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P8.061 Recurrence of Membranoproliferative Glomerulonephritis After Kidney Transplantation: Risk Factors and Impact on Graft Function and Survival

Marcos Sousa, Brazil

University of Campinas - UNICAMP

Abstract

Recurrence of membranoproliferative glomerulonephritis after kidney transplantation: risk factors and impact on graft function and survival

Lais de Paula1, Marcos Sousa1, Marilda Mazzali1.

1Internal Medicine, University of Campinas - UNICAMP, Campinas - Sao Paulo, Brazil

Transplant Research Laboratory.

Introduction: Membranoproliferative glomerulonephritis (MPGN) is a heterogeneous group of glomerular diseases differing in etiopathogenesis, electron microscopy features, and immunofluorescence patterns. The MPGN corresponds to 7-10% of all cases of glomerulonephritis and is an uncommon cause of end-stage renal disease (ESRD). Recurrence after transplantation ranges from 11.8% to 18.9% after 5 and 15 years, respectively. This study aimed to assess the risk factors of MPGN recurrence after kidney transplantation and its impact on function and graft survival.

Methods: Single-center retrospective cohort, including renal transplant recipients older than 18 years, with diagnosis of MPGN in native kidneys. Clinical and laboratory data were obtained from medical records.

Results: Forty-three patients fulfill the inclusion criteria, majority male (60.4%), mean age of 26.5 + 9.8 years. All patients presented proteinuria at MPGN diagnosis in native kidneys, with nephrotic syndrome occurred in 79%. MPGN was associated with Hepatitis C (VHC) infection in eight (18.6%) patients, Schistosoma mansoni infection in seven (16.3%), and Hepatitis B in two (4.6%). Post-transplant recurrence of MPGN occurred in 10 (23.3%) patients, majority male (70%), recipients from a living donor kidney (60%) after a median time of 19.8 (2-72) months. All patients with MPGN recurrence had nephrotic syndrome at diagnosis, and 60.0% presented C3 consumption. Seven (70%) patients with MPGN recurrence had graft failure, and two (20.0%) presented death with a functioning graft. The graft failure rate in the MPGN recurrence group was similar that group without recurrence.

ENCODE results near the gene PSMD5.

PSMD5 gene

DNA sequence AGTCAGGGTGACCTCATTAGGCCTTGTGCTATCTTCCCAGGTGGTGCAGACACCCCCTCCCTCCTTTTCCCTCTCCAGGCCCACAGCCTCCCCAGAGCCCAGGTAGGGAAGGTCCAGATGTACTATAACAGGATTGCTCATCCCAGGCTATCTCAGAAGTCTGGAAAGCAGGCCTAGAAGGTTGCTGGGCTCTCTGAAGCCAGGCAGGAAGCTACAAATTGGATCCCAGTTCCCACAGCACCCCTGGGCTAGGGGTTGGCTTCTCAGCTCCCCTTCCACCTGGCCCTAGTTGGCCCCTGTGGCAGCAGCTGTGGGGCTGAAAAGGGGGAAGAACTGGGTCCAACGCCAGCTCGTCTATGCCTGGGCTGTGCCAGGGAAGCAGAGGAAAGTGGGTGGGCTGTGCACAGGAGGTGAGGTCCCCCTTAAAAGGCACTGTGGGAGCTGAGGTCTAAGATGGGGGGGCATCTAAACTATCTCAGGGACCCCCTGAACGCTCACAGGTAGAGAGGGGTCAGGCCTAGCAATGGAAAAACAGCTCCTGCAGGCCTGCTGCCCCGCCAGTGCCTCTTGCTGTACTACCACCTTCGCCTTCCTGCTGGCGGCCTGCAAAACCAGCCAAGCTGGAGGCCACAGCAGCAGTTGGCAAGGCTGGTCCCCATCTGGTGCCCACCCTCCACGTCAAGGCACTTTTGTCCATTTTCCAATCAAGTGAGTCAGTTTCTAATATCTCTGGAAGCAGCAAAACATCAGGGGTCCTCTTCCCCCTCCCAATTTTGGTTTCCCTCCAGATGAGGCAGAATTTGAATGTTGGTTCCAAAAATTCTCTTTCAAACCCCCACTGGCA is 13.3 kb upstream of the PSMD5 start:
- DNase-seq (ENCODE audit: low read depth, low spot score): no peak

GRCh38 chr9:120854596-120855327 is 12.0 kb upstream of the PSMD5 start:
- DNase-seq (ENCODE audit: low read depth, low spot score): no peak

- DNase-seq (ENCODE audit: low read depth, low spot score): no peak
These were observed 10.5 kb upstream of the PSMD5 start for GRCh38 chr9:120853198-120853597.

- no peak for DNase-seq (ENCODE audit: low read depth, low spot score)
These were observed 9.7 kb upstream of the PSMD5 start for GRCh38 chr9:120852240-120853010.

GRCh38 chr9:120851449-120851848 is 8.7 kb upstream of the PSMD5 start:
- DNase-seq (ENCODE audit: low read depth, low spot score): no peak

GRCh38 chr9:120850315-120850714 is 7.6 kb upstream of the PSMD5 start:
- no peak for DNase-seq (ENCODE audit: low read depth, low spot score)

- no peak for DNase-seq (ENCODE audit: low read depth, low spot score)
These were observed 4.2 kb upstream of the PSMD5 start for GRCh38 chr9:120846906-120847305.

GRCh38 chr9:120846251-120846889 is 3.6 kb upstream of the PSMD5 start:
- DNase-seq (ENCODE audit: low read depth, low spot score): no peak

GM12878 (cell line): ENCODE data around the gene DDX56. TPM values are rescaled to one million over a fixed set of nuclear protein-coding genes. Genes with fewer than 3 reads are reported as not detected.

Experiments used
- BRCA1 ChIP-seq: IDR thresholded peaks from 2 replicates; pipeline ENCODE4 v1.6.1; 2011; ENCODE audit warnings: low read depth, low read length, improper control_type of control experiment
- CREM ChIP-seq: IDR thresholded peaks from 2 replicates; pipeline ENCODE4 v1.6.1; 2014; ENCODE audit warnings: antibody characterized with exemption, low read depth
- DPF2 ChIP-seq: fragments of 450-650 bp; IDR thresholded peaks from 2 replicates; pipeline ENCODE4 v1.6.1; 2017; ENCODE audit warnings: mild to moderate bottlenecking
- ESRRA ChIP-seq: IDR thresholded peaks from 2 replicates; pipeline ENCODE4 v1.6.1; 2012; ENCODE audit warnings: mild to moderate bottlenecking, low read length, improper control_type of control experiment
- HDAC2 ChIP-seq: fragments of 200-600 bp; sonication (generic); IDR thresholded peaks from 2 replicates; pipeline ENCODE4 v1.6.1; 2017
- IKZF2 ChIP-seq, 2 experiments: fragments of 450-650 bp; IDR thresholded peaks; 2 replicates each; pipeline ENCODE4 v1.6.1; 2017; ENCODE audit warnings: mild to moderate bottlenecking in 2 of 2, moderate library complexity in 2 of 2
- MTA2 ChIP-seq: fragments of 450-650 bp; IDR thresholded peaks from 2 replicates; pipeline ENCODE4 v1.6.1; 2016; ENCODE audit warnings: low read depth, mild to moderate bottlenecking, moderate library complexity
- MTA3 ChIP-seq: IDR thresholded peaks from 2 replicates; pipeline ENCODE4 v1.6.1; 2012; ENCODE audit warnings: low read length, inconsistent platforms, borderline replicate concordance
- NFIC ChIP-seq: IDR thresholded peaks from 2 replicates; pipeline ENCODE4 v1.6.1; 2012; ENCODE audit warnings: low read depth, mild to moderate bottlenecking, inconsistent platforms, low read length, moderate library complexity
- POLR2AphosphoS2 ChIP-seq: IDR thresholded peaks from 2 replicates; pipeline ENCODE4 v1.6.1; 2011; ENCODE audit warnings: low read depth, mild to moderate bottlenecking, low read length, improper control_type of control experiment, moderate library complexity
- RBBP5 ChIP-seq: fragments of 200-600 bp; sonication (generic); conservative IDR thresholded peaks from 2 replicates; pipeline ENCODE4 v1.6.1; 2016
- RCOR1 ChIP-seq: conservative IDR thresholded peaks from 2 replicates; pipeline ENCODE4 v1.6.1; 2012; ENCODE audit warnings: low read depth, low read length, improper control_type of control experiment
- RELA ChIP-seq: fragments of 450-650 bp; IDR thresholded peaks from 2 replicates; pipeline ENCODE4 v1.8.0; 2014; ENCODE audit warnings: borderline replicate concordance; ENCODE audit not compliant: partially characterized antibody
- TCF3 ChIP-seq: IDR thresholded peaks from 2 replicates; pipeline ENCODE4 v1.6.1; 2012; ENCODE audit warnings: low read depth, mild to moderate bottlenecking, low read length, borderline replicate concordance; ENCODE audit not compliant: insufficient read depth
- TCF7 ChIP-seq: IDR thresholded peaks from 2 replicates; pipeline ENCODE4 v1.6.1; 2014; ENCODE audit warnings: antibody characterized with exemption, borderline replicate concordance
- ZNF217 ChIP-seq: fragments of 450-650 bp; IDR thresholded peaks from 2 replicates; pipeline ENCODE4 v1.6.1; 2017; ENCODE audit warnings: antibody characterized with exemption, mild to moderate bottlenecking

Conclusions: In this series, the GNMP recurrence was around 25%, most frequently in recipients of kidneys from living donors, similar to other studies. All patients with MPGN recurrence had nephrotic syndrome at diagnosis, and most of them presented C3 consumption. The rate of allograft failure was similar to GNMP without recurrence.

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